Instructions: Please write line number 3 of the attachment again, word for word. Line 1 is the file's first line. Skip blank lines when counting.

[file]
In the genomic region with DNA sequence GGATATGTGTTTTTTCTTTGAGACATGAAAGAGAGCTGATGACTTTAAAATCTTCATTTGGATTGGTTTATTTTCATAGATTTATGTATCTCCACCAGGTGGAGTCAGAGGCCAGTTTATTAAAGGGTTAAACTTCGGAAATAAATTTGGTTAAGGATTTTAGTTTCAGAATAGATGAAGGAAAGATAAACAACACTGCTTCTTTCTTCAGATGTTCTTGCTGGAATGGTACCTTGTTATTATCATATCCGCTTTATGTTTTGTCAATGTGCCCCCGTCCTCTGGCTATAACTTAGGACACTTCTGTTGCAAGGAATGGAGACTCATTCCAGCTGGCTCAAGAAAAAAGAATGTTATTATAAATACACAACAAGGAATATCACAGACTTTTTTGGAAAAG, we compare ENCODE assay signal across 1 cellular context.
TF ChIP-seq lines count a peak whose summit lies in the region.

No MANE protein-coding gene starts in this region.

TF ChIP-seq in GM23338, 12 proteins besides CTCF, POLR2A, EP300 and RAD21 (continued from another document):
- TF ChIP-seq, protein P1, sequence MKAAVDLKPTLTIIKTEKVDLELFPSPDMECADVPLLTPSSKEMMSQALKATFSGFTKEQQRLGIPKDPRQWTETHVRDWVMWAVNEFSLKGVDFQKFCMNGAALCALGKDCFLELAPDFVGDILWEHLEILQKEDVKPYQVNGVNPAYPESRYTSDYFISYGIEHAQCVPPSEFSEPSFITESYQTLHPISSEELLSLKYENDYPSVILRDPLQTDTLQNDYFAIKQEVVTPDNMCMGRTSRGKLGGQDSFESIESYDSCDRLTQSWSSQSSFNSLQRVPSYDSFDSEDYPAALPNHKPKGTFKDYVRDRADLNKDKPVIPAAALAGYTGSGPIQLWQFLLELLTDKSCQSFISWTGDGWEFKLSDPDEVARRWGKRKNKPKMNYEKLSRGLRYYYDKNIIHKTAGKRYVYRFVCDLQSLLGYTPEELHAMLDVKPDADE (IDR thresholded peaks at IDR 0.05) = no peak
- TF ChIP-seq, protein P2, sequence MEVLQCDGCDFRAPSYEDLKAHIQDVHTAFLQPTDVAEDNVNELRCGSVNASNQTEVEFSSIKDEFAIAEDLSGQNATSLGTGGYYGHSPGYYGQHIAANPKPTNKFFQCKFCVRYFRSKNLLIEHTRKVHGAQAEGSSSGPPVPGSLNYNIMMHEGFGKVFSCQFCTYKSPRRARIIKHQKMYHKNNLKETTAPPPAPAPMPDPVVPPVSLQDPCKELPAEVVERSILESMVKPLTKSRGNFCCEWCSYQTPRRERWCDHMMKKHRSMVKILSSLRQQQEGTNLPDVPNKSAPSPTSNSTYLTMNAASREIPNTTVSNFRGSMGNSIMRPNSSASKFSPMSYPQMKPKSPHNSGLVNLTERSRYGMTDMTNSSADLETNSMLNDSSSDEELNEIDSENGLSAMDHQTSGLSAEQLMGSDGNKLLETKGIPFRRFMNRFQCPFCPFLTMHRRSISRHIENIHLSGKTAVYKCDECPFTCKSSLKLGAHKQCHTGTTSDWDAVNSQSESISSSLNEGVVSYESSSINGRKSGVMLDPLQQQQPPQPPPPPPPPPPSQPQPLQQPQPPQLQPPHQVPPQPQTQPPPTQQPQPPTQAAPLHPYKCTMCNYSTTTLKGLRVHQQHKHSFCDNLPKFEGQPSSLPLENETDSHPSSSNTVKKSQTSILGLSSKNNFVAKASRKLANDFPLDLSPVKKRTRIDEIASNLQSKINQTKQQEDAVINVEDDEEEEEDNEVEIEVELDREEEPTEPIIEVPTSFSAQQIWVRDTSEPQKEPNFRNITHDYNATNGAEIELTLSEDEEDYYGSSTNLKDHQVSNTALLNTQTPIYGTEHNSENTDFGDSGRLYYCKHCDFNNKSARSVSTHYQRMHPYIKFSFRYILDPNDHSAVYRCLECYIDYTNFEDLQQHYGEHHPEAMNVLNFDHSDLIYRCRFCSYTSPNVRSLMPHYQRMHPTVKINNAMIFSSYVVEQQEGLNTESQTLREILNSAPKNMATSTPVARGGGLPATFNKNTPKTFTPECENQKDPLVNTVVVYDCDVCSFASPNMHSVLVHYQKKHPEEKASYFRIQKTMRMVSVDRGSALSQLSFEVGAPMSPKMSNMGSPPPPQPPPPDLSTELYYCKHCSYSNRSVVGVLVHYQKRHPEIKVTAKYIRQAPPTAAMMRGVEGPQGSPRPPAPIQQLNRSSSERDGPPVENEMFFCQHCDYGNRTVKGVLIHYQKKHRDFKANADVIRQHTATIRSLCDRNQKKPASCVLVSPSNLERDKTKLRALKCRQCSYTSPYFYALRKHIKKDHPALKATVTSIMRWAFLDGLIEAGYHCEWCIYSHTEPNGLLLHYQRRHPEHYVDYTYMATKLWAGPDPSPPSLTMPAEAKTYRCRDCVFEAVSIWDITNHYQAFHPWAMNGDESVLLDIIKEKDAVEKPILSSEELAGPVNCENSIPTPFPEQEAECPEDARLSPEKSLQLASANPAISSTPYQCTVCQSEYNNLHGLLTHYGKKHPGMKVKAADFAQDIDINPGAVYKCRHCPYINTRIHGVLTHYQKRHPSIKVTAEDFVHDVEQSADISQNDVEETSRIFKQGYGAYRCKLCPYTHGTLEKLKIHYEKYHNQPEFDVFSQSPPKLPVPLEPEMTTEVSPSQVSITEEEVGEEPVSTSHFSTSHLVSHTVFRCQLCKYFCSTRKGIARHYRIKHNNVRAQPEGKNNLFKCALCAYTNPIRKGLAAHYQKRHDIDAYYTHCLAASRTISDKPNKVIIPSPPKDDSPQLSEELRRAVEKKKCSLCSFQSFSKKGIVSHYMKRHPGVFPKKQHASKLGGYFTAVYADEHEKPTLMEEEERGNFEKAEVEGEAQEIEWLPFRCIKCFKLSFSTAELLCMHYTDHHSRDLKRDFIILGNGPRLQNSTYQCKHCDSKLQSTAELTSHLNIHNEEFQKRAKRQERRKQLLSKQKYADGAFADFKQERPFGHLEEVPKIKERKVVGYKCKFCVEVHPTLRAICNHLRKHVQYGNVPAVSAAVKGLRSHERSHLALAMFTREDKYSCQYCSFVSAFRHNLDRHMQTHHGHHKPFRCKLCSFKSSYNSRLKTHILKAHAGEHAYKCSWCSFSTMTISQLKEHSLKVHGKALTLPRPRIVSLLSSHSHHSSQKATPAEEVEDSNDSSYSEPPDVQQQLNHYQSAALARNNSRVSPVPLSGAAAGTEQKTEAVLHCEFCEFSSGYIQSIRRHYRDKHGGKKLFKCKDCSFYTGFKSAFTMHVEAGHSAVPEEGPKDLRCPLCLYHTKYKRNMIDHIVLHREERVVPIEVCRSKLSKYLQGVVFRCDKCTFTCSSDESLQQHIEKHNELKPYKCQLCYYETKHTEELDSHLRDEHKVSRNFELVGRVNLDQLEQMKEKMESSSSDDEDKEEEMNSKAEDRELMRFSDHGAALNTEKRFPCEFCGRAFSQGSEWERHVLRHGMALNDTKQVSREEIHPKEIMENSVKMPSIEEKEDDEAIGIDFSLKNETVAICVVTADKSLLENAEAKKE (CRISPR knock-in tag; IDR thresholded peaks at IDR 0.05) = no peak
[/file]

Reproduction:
No MANE protein-coding gene starts in this region.